I was also somewhat surprised today to see ALS taking a test on the summer reading; I thought, given the emphasis and direction provided, that the summer work would have been put to bed in week one of school. Di and I were also distressed to learn that instead of a test for the states & capitals, students were required to turn in a list. Seems ALS missed that assignment; I’m really distressed because he had a list. As a matter of fact, he made up flash cards. I’m distressed as it seems this is an assignment he didn’t catch… and this was a change to what had previously been published. I’m also distressed because ALS didn’t take responsibility to do the work once he realized everyone else was passing up papers he didn’t have. Alas, I’m just distressed all the way around.

A couple of questions about the curriculum: (1) Do you take advantage of relating the classes in an interdisciplinary manner? It would seem to me that with the block schedule and the arts & social sciences bunched on one day with the maths and sciences bunched on the other, you’d have a great learning opportunity for an interdisciplinary approach. (2) How much do you break away from “facts” and encourage students in the give-and-take of ideas, albeit some of them might be messy and unformed and uninformed. And, (3) how do you make the material relevant to their own lives and the world about them? And, yes, I realize these last two questions are somewhat unfair in that I participated in a day of much testing (which reminds me: Mr. Martin, how’d I do on that test?) and not much actual teaching. One of my notes from today asks, “How can we take learning and the mastery of knowledge beyond rote return as in multiple choice questions and make them relevant to the world?”

Di and I will return the interim report later this week. As you can imagine, we’d like a conference. Di, as a faculty member with Portsmouth Public Schools, cannot make conferences at your set times; we’d like some alternatives in terms of timing so that we can meet with you to discuss ALS’s progress and how we can ensure his success at HMMS’s magnet program.

Again, thanks for the opportunity to sit in your classrooms; I appreciate your willingness to host my visit. I enjoyed myself and learned a great deal. Thank you.

I look forward to hearing from you. Please feel free to email here at; ALS’s mother is at Also, if you have a team email address through the school and provide that address to me, I’ll be able to stop using the front office as an intermediate step with email. Thanks.


/s/ Peter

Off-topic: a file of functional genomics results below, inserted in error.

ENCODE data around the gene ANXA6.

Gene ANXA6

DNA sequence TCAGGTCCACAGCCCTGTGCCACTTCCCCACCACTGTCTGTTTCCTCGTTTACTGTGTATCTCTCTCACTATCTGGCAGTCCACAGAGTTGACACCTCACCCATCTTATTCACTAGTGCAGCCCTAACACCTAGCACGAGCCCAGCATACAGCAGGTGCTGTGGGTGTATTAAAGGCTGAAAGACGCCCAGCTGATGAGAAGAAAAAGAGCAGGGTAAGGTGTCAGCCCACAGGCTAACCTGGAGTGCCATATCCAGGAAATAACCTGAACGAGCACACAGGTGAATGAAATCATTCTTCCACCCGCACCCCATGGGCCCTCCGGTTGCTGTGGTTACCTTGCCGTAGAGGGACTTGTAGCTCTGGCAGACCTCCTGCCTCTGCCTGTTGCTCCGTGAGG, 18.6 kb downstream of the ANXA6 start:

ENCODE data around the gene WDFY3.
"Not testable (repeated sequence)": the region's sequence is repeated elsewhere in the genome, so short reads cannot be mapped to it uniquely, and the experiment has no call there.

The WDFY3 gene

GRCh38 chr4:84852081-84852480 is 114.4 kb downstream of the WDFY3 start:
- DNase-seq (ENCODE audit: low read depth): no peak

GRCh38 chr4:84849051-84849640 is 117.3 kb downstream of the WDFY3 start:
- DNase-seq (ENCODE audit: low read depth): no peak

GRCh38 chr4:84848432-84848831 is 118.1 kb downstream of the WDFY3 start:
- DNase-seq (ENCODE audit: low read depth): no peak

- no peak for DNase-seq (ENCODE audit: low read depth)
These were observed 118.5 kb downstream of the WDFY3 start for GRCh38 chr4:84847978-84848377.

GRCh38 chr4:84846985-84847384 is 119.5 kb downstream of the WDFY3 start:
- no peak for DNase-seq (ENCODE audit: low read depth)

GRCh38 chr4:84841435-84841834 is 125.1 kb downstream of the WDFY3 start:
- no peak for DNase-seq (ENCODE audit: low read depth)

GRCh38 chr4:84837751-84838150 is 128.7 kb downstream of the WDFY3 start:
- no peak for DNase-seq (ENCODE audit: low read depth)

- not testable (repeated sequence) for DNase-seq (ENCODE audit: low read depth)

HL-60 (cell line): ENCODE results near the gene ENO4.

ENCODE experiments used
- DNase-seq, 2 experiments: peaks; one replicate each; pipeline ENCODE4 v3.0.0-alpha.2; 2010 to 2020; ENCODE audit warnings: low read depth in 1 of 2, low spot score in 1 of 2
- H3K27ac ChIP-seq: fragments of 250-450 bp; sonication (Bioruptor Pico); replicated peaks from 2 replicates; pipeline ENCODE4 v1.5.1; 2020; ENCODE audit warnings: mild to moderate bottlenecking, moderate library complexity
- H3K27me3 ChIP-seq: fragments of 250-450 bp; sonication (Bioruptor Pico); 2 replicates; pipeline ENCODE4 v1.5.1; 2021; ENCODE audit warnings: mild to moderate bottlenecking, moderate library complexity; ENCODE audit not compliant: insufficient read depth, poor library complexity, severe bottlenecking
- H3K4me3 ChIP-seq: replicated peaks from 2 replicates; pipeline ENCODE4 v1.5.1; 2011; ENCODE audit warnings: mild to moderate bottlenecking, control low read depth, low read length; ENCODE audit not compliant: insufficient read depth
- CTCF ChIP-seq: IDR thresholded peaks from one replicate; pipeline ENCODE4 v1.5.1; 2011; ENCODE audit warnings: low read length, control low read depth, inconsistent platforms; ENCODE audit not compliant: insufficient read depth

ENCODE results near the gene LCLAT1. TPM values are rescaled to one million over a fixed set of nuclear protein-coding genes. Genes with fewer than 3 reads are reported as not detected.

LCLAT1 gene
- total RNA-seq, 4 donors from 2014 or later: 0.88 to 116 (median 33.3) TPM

Parent of ALS, 6th grade (Mercury) student

Interesting time, to say the least. I told my neighbor (the superintendent of schools) I'd shadowed Andrew and he asked if I wanted a job. Er, no thanks.

I was struck by a couple of things. First, Andrew is in the magnet program which is racially mixed, but probably has more white students than non-whites. It appears, at least anecdotally, that the great percentage of the non-magnet students are non-white.

School, at least here in Portsmouth, is still decidedly low-tech. I'm thinking that's okay. I've seen too many learning environments get caught up in technology so that learning doesn't happen at all. Teaching and learning can happen without computers and tech toys.

I've seen two interesting articles recently about technology, particularly the use of PowerPoint, in schools. An article in Wired slams PowerPoint for school use, and MIT's Sherry Turkle quoted in September's Harvard Business Reviewdoes the same thing. Funny how I came across two articles in a day or two which attack the same thing; are we going to see more of this?

I'm really wondering how we can make the classroom an engaging place; how can we make the classroom a place of ideas and learning and intellectual stretching? How can teachers engage students who seem to have short, short attention spans? I saw bored faces & diligent faces; I saw students engrossed in reading and learning; I saw students trying to stay awake. I saw teachers expecting their students to be organized; these same teachers taught in rooms with stacks of stuff (papers, folders, books, teaching supplies, and who knows what else) surrounding the students and cluttered black boards covered with posters and papers. No do-as-I-do there.

I decided that the level of energy in a classroom as an impact on learning. A high energy teacher is more likely to engage students; high energy equals high connectedness which equals high engagement by the student which equals high learning. I also decided that a teacher is king or queen over their domain -- SOLs or no SOLs, system-wide curriculum or no system-wide curriculum. Once the door shuts, the teacher can really do whatever they want. And for the good teachers, the talented teachers, that's a good thing and all the SOL-shit and the system-wide curriculum & pacing stuff is just an albatross around the neck. And for the mediocre teachers, being king or queen over their domain is a bad thing, and they need visitors in their classrooms every day to keep them honest.